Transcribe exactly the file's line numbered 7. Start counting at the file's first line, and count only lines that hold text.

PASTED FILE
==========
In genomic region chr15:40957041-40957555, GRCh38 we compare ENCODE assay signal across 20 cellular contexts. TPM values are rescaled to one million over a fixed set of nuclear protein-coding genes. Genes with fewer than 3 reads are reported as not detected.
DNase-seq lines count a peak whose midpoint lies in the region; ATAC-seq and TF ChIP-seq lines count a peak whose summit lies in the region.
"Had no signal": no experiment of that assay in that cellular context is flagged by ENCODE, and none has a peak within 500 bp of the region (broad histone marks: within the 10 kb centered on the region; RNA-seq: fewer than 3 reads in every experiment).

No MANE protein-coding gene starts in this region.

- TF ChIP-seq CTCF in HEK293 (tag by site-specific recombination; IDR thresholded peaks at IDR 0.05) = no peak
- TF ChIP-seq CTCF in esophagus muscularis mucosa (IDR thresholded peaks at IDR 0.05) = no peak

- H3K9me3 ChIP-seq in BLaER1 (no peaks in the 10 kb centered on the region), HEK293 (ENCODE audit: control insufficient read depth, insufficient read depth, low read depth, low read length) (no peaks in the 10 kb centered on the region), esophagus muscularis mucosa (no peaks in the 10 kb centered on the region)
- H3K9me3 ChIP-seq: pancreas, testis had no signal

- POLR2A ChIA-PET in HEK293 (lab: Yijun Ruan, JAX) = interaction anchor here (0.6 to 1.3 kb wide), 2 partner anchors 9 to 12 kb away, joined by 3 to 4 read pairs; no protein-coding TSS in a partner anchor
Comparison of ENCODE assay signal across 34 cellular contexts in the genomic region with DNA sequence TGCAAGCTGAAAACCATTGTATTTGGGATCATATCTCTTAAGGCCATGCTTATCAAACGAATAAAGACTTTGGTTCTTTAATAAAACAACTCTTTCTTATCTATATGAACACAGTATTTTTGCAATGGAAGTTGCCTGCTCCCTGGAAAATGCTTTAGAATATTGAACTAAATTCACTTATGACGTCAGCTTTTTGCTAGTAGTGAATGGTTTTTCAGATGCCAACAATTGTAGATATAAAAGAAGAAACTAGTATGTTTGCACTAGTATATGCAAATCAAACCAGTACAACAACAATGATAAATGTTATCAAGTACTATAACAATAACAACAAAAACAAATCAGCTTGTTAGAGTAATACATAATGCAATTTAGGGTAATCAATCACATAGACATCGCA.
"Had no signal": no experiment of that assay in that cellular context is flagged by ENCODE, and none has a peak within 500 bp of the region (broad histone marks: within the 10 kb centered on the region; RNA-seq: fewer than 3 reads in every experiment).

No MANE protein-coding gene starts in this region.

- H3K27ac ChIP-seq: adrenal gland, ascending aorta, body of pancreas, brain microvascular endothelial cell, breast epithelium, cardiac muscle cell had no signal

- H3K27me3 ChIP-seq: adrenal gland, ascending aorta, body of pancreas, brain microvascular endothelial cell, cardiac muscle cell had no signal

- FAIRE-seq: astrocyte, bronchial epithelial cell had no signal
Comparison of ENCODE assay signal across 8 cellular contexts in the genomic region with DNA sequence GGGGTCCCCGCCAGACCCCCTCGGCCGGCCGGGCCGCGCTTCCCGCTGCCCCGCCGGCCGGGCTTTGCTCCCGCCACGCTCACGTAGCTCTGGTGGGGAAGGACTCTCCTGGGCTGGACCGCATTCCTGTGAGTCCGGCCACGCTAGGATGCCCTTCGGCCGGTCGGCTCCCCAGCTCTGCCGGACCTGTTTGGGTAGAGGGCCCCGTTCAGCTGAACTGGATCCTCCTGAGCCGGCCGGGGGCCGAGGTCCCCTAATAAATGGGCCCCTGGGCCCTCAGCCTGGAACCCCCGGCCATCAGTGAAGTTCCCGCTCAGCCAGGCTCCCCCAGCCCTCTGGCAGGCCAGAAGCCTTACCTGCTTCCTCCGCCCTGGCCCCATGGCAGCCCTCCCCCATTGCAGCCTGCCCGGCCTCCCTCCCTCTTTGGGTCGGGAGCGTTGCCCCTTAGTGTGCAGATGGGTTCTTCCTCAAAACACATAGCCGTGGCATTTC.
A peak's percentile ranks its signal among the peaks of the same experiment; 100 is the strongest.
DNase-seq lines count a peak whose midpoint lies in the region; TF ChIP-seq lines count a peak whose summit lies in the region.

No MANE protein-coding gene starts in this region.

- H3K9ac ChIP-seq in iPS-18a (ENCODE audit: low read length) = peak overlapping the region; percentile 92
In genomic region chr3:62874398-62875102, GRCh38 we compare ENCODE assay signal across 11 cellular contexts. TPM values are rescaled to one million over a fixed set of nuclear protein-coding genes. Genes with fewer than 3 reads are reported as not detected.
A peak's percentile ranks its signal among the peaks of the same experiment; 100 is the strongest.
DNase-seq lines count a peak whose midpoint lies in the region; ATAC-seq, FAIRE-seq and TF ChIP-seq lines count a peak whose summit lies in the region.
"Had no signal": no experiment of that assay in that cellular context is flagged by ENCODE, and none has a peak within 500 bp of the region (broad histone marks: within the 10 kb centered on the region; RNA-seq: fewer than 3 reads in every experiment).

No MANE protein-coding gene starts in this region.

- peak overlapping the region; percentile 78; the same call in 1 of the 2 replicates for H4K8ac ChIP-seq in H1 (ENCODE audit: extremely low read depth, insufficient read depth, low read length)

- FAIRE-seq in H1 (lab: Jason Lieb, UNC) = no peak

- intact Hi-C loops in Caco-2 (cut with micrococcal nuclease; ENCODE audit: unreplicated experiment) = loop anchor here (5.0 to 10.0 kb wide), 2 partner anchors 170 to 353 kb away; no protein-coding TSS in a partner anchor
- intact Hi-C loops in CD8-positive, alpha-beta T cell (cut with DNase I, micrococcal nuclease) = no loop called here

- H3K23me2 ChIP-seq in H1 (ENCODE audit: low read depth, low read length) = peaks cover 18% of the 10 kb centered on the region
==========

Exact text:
- H3K9me3 ChIP-seq in BLaER1 (no peaks in the 10 kb centered on the region), HEK293 (ENCODE audit: control insufficient read depth, insufficient read depth, low read depth, low read length) (no peaks in the 10 kb centered on the region), esophagus muscularis mucosa (no peaks in the 10 kb centered on the region)